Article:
Monday, May 29, 2006

X-Men: The Last Stand

While I am by no stretch of the imagination a rabid X-Men fan--the type that has the comic books, collectibles...-- I have enjoyed the past two movies. Hoping that the newest in the series, X-Men:The Last Stand, would be just as good, my brother, dad, and I went to see it on Saturday.

The trailer for this movie promises a lot of action and special effects, and just like the other two X-Men movies, and on this front, it certainly delivers. The mutants abilities are explosive, and the battle scenes are amazing, hard to achieve after movies like the Lord of the Rings trilogy set the bar so high. Also, the acting is excellent. I am especially partial to Ian McKellen as Magneto and Patrick Stewart as Charles Xavier (aka Professor X).

However, no movie can be truly great unless the story can stand on its' own. On this front, The Last Stand is not quite so impressive. Many new characters are introduced on the sides of both good and evil, but none of them are very developed. This could easily have been taken care of if the movie were just a bit longer (15-20 minutes). With movies such as The DaVinci Code and Star Wars: The Revenge of the Sith being such big hits, despite running times of well over two hours, making the action-laden X-Men longer wouldn't have been too much of a risk. There are a few interesting twists though, that I won't go into details on in order not to ruin the movie for you, but let's just say both the Brotherhood and the X-MEN will have lost some of their members by the end. One thing though, be sure to wait through the credits; there is a scene that, though it last only a few seconds, changes everything.

The Official X-Men:The Last Stand Site

Monday, May 22, 2006

Question of the Day: Napoleon Dynamite

I have chosen this movie for the question of the day because people seem to have strong feelings about it either way. So...Napoleon Dynamite: Stroke of genius or failed attempt at humour?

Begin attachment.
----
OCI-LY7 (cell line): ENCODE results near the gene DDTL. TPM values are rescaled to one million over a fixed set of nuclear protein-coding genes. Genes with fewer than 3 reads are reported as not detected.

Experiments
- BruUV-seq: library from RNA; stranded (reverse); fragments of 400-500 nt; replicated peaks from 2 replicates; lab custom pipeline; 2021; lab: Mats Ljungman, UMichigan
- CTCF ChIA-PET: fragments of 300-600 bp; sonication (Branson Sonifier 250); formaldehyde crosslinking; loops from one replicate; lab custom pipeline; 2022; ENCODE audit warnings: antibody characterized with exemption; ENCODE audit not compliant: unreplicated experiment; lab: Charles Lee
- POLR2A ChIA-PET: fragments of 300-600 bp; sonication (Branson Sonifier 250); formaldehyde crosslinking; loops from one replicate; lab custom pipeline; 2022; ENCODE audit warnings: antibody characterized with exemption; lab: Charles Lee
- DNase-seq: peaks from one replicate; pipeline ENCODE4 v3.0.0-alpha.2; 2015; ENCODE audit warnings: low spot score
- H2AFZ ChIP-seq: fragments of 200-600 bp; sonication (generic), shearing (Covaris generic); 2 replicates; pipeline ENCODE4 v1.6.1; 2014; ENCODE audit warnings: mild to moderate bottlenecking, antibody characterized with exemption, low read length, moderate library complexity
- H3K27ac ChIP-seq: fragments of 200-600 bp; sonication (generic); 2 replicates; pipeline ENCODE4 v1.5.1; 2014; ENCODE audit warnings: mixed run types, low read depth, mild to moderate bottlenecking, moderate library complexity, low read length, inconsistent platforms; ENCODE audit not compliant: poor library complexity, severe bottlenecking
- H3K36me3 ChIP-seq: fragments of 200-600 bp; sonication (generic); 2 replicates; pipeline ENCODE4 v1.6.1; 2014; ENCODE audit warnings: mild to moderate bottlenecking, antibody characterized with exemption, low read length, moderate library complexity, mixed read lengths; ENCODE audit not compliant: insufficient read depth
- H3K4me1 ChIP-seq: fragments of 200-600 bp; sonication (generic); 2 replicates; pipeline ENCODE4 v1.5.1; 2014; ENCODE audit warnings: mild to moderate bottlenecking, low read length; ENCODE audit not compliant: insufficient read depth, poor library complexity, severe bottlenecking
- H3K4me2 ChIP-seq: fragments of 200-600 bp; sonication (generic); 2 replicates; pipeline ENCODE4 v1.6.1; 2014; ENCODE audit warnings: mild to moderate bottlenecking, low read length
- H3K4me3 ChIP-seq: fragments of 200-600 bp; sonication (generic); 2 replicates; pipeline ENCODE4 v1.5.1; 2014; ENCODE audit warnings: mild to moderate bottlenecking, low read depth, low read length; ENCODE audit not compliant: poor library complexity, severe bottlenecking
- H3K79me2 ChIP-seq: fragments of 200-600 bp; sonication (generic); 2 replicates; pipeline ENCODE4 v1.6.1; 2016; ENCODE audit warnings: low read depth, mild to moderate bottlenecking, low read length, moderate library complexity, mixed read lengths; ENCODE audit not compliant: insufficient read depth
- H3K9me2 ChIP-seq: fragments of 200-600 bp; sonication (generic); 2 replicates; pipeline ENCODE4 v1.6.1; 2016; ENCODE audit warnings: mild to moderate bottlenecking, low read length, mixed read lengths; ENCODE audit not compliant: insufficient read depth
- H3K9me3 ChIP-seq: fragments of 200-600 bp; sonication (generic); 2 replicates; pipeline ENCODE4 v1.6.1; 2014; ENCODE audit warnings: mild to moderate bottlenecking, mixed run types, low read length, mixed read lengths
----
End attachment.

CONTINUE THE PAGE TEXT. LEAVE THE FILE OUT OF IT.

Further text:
Photos from

Wednesday, May 17, 2006

Question of the Day: Self-defense and the Armed Forces

If you join the armed forces, can you justify killing someone by claiming self-defense? If you could have avoided the whole confrontation by not joining the armed forces, does that make you guilty of murder?

Photo from Flickr

Sunday, May 07, 2006

Question of the Day: Criticism and Foreign Affairs

What impact, if any, does a low approval rating, the war in Iraq, and constant attacks on his administration have on President Bush's ability to conduct foreign affairs?

Photo from Flickr

Saturday, May 06, 2006

United 93

Just a few days ago, my family went to see the new movie United 93. Some have criticized this movie, saying that it came out too soon, that the gaping wounds left from 9/11 had not yet healed.

However, this movie is an accurate portrayal of perhaps one of the most important days in recent United States history. Instead of the whole "There were files so this is all President Bush's fault for not having read them and acted on them" scenario, United 93 shows the confusion as the tragedy was taking place, the lack of communication between organizations, the disbelief of Americans as the planes hit the buildings, and the courage of the passengers on board United flight 93. Thankfully, this movie does not seem to take a political viewpoint; it tells of the motivation and actions of the terrorists, and the desperation and the courage of the passengers.

This movie has come out at the perfect time because people in general seem to have forgotten 9/11. President Bush is accused of keeping troops in the Middle East longer than necessary, or they say that we should never have gone over there in the first place. Some French people accuse us of invading Iraq for the oil. But this movie reminds us of why all this was necessary: the United States was attacked by terrorists, almost three thousand people died, and it would have been more, except for a planeful of passengers.

This movie is extremely well done in that you can sense the religious fervor of the terrorists as they hijack the plane, and then their fear as it is taken back. You can sense the dread, then the disbelief of the air traffic controllers and the military commanders on the ground. You can sense the passengers' fear as the plane is hijacked, their desperation, their resolve.

I remember 9/11. Do you?

Photo from IMDB